Chest Congestion in Infants

Chest congestion in babies can cause a lot of discomfort and distress for a child. It is important to keep in mind that it is only a symptom of an underlying condition, not the disease itself. Because of their young immunity systems, nose and chest congestion is very common in small children. Exposure to other children, especially school age kids, increases an infant’s risk of contracting a respiratory illness. If your child is younger than 3 months old, contact your doctor right away if you see symptoms of congestion or a cold, as it can worsen quickly into pneumonia or croup if not treated correctly.

Baby with Cough

Causes of Chest Congestion in Infants

Congestion in chest is usually not a disease but a sign of something else like cold or other respiratory conditions. 

1.  Common Cold

The common cold is the most common cause of baby chest congestion. When a child suffers from a cold, mucus builds up in the sinuses and drains down the throat into the chest. Young children have a hard time coughing up the phlegm that develops since they don’t quite know what it is, thus it accumulates in their chest.

Besides colds, other diseases that affect the respiratory tract can cause the same symptoms as a cold, including chest congestion.

2.  Low Immunity

Young infants and toddlers have very low immunity levels as they are still in the developing stage. Because of this, they have a hard time fighting off illnesses. A child's body responds to germs by trying to rid itself of it through secretions. If the germs lead to an infection, they can cause chest congestion due to excess mucus.

Signs of Chest Congestion in Infants

There are several symptoms of baby chest congestion. Often an infant will discontinue nursing or feeding because it is difficult to breathe while eating. A low fever, sleeping problems, coughing, irritability and crying are common signs of chest congestion.

Another symptom in small children is wheezing. If your young child experiences this symptom, trying sitting in the bathroom filled with steam from a running hot shower. Make sure to hold your infant so he/she is sitting upright. Gently pat his/her back to help break up the mucus. If this does not help, seek emergency medical help right away.

When to Worry

There are signs and symptoms to look out for that indicate your infant’s chest congestion is progressing to something worse than a simple respiratory infection. If you observe any of the following, you should contact your doctor right away or visit an emergency room:

  • Fever 102F degrees or higher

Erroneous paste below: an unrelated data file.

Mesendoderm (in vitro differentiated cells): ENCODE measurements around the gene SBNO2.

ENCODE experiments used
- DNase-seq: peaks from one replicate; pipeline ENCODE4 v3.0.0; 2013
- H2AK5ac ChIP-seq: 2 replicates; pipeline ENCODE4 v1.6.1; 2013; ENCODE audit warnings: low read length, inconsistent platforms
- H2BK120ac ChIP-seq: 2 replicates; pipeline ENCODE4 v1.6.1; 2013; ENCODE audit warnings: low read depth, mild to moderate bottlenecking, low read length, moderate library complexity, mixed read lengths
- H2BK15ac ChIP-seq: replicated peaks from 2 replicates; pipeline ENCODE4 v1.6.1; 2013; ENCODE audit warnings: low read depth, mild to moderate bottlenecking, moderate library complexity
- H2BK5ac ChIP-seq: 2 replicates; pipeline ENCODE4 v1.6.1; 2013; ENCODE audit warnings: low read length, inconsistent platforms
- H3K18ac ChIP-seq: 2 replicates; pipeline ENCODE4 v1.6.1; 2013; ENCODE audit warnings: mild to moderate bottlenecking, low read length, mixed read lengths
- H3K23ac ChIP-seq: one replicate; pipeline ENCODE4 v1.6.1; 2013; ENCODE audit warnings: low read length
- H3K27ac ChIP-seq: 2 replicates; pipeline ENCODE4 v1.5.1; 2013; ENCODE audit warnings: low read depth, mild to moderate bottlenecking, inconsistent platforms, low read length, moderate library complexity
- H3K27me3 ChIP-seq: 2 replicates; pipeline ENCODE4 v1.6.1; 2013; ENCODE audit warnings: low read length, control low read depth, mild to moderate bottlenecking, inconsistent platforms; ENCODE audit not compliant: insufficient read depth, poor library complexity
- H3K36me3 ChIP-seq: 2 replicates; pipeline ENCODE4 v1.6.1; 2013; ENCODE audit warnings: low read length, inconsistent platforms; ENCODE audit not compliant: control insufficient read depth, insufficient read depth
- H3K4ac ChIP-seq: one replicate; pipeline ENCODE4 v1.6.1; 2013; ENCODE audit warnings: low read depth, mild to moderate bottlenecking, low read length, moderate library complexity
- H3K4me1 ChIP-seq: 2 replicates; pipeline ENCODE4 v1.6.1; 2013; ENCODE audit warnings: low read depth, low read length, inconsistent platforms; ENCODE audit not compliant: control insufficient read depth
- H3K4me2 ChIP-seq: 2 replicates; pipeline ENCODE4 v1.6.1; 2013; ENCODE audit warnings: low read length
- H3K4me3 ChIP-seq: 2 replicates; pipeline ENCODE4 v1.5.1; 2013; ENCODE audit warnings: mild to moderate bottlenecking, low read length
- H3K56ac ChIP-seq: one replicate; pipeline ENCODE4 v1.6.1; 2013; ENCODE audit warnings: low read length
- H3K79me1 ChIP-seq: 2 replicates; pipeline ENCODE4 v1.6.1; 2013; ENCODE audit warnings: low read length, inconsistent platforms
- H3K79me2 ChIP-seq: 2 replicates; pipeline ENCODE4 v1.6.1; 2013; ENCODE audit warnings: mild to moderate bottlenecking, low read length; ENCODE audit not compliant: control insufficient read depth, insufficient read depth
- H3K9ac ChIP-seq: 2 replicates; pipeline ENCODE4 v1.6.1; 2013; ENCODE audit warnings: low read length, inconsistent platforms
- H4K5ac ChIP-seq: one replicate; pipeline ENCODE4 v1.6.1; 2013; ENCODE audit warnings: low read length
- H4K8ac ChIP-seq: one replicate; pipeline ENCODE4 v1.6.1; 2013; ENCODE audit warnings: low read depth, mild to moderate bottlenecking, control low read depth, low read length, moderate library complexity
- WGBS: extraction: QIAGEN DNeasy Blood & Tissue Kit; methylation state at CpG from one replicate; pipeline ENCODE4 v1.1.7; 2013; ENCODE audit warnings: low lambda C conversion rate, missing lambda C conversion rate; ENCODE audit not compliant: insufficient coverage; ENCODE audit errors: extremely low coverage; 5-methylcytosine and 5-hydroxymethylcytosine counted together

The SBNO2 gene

• Skin pale or bluish
  • Coughing causing vomiting
  • Decrease in amount and frequency of urine in diapers
  • Blood in mucus
  • Labored breathing or wheezing with caving of chest
  • Refusal to drink fluids
  • Bluish color around lips and mouth

What You Can Do to Help

Shower steam1.  Use Steam

Steam from a hot shower in a closed bathroom can help loosen chest congestion in infants. To get the maximum effect, turn on your shower water as hot as possible. Let it run for a few minutes to fill the bathroom with steam. Sit in the room for about 15 minutes with your baby in an upright position, staying clear of the hot water. Breathing in the warm air will help breakup the mucus buildup.

At night, consider having a humidifier that runs a cool mist in your child's bedroom. This can assist with easier breathing while he is asleep.

2.  Encourage Coughing

Burping baby lying downYou can encourage your baby or toddler to cough by rubbing or gently patting his back. This breaks up the mucus buildup, allowing your child to cough it up. Another way to promote your congested baby to cough is to lay him across your knees with his face down. Cup one of your hands to rub or softly tap his back, while using the other to support your infant's neck.

3.  Increase Fluid Intake

Increasing your infant's fluid intake when he/she is suffering chest congestion can help thin out the mucus obstructing his/her respiratory tract and chest. Adding extra hydration can be difficult as a sick infant can be disinterested in feeding. If your baby does not want to nurse or drink formula, try diluted fruit juice. You can also use a saline nose spray to loosen mucus in his/her nose and then suck it carefully out with a bulb syringe.

4.  Try Other Home Remedies

HumidifierThere are other things you can try at home that might help chest congestion in infants.

  • Try placing a pillow or wedge underneath one side of your child's mattress, so his/her head will be elevated.
  • Consider rubbing a baby-safe vapor rub on your baby’s chest to help open his/her airways.
  • There are humidifiers designed so that you can add oils like eucalyptus that are also known to assist with breathing. Remember, these scent therapies should be used with caution as some infants are sensitive to these things.
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